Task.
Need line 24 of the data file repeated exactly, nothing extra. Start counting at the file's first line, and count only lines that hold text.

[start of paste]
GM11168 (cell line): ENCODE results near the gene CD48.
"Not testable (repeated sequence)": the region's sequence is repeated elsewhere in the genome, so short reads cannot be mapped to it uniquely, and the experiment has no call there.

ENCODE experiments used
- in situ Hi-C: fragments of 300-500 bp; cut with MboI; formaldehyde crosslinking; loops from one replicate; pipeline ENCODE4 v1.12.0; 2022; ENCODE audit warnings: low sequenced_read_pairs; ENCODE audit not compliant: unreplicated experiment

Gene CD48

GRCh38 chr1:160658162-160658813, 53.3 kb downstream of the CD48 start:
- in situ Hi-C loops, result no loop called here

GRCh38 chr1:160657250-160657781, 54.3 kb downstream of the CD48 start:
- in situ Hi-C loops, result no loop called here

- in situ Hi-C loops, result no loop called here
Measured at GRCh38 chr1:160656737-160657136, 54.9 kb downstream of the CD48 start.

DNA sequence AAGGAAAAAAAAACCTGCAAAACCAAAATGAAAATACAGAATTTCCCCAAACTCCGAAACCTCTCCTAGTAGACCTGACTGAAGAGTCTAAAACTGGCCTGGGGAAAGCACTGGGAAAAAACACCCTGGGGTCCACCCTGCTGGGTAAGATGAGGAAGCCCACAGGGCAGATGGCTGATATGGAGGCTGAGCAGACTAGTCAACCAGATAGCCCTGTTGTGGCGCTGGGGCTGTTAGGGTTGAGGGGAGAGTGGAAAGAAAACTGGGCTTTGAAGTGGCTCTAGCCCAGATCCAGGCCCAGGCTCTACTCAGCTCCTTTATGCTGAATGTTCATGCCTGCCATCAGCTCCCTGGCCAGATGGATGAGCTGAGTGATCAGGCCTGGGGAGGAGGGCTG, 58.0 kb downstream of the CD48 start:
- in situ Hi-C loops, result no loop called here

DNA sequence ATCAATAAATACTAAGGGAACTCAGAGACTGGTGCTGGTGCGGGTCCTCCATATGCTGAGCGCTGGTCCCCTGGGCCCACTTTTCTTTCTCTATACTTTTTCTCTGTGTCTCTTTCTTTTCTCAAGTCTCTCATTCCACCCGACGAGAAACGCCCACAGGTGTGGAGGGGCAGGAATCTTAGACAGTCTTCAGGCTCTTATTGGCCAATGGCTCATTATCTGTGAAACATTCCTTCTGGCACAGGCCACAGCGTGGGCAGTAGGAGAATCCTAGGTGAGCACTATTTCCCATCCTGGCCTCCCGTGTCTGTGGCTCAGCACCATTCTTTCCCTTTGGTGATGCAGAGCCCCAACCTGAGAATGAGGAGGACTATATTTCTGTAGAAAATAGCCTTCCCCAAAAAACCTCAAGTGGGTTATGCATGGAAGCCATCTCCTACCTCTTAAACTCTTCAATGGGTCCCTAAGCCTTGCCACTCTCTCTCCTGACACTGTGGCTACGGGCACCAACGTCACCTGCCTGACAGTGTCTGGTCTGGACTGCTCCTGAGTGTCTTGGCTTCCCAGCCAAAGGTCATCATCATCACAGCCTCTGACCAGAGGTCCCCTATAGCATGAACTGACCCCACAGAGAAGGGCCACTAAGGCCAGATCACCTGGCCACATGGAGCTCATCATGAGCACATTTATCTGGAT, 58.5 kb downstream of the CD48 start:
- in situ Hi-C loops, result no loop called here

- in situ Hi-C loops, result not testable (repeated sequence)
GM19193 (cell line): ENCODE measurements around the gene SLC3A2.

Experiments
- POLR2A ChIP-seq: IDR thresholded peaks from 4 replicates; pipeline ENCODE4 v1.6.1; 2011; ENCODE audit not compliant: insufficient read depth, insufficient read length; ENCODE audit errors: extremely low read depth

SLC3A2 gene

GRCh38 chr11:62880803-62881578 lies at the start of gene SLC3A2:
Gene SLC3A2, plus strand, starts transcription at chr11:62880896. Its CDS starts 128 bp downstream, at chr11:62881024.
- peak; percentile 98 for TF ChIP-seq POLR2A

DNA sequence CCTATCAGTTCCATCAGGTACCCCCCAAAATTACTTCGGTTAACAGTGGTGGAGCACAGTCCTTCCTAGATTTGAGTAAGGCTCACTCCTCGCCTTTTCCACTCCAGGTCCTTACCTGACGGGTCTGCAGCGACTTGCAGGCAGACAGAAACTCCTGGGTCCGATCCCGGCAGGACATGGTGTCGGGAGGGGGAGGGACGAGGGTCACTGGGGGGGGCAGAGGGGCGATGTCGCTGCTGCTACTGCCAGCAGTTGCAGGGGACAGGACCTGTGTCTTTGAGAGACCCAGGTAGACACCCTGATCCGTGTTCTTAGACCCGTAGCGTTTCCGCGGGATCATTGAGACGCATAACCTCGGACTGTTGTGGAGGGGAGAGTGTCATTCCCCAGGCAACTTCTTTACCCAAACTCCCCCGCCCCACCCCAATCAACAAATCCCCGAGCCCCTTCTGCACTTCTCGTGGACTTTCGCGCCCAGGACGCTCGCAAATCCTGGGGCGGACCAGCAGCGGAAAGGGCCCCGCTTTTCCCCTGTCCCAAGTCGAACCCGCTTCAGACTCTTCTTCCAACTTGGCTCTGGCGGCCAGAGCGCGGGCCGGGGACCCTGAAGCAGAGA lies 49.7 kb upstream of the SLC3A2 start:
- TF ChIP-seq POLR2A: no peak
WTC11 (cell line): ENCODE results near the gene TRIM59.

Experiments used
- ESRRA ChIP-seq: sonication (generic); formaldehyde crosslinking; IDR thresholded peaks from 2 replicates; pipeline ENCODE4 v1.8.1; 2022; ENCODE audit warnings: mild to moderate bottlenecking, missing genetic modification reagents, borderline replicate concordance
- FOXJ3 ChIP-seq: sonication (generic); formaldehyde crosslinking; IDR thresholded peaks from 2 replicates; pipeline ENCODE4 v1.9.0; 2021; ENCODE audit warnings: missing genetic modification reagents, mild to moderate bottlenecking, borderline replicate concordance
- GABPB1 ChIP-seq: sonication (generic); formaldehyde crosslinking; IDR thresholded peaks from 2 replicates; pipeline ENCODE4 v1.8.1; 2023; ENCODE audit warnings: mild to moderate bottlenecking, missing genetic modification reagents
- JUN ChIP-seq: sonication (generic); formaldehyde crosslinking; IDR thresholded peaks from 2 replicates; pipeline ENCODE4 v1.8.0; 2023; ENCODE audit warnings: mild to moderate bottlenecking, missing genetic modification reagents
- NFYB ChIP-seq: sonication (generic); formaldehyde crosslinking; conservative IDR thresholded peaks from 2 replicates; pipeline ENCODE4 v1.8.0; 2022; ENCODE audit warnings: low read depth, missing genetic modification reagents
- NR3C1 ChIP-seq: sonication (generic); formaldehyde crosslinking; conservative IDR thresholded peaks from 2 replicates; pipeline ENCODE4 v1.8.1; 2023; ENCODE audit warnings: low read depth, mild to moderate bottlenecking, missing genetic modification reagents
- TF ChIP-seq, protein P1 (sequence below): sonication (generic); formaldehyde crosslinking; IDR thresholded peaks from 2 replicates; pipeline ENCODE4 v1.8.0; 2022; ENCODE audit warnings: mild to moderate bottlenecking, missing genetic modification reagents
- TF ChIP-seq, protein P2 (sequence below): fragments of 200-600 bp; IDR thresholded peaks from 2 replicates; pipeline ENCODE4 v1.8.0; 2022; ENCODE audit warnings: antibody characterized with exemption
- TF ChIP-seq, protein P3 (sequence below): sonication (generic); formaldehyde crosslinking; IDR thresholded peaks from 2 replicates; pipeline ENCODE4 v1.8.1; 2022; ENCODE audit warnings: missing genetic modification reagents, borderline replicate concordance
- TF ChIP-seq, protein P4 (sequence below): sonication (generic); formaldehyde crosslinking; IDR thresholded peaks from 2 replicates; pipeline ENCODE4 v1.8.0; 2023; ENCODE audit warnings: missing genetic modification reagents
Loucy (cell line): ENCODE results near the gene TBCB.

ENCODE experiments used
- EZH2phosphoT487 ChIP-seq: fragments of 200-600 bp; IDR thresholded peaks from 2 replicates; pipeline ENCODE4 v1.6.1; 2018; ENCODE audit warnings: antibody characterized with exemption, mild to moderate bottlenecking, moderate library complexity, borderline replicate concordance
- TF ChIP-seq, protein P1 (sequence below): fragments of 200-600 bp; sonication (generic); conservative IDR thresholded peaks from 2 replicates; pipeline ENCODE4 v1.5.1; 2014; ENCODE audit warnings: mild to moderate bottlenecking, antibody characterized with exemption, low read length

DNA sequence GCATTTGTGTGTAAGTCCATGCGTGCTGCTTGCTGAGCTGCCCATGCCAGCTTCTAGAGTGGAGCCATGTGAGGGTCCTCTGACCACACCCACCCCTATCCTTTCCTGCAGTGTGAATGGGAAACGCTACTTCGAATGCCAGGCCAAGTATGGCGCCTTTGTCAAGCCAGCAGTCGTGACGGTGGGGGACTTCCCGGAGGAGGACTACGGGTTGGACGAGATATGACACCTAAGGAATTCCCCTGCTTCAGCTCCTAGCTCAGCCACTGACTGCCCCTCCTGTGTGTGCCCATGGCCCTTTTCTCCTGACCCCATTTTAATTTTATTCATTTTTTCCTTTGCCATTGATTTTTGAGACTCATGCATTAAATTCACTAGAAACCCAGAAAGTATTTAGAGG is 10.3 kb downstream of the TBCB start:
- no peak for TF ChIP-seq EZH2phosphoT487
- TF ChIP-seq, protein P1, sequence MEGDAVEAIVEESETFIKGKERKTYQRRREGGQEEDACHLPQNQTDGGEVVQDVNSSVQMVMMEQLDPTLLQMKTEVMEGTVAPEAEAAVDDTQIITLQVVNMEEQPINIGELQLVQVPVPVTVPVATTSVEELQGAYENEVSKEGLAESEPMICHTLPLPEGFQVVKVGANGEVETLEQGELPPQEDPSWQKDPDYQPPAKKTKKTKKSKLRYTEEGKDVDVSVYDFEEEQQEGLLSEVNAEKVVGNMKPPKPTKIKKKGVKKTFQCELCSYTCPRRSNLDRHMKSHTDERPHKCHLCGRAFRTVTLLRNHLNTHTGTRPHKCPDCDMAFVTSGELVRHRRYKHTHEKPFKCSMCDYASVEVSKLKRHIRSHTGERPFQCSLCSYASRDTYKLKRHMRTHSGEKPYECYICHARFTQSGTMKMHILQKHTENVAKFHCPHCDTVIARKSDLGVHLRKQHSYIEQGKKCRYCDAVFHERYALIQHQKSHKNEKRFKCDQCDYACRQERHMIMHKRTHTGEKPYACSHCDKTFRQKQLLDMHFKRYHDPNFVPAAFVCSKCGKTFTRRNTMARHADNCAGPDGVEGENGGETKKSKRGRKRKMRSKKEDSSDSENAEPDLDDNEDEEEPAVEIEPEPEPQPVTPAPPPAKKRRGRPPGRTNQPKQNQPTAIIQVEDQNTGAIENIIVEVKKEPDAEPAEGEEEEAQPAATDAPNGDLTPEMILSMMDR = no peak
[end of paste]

DNA sequence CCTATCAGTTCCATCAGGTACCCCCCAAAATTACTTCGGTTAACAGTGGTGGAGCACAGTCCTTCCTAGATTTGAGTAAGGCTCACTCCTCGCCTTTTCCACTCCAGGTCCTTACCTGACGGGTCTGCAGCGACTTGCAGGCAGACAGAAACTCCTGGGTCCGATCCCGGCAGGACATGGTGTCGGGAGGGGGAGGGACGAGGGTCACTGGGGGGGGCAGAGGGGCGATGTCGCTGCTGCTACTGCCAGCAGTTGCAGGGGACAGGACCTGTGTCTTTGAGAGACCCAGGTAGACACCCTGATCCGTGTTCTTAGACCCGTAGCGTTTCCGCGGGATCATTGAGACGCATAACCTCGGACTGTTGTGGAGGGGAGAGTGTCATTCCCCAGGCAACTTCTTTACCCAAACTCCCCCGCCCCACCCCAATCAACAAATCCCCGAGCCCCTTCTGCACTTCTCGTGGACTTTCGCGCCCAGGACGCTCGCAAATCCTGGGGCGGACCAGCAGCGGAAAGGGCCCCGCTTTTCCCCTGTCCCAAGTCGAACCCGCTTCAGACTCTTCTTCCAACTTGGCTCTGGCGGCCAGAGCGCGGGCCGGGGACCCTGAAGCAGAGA lies 49.7 kb upstream of the SLC3A2 start: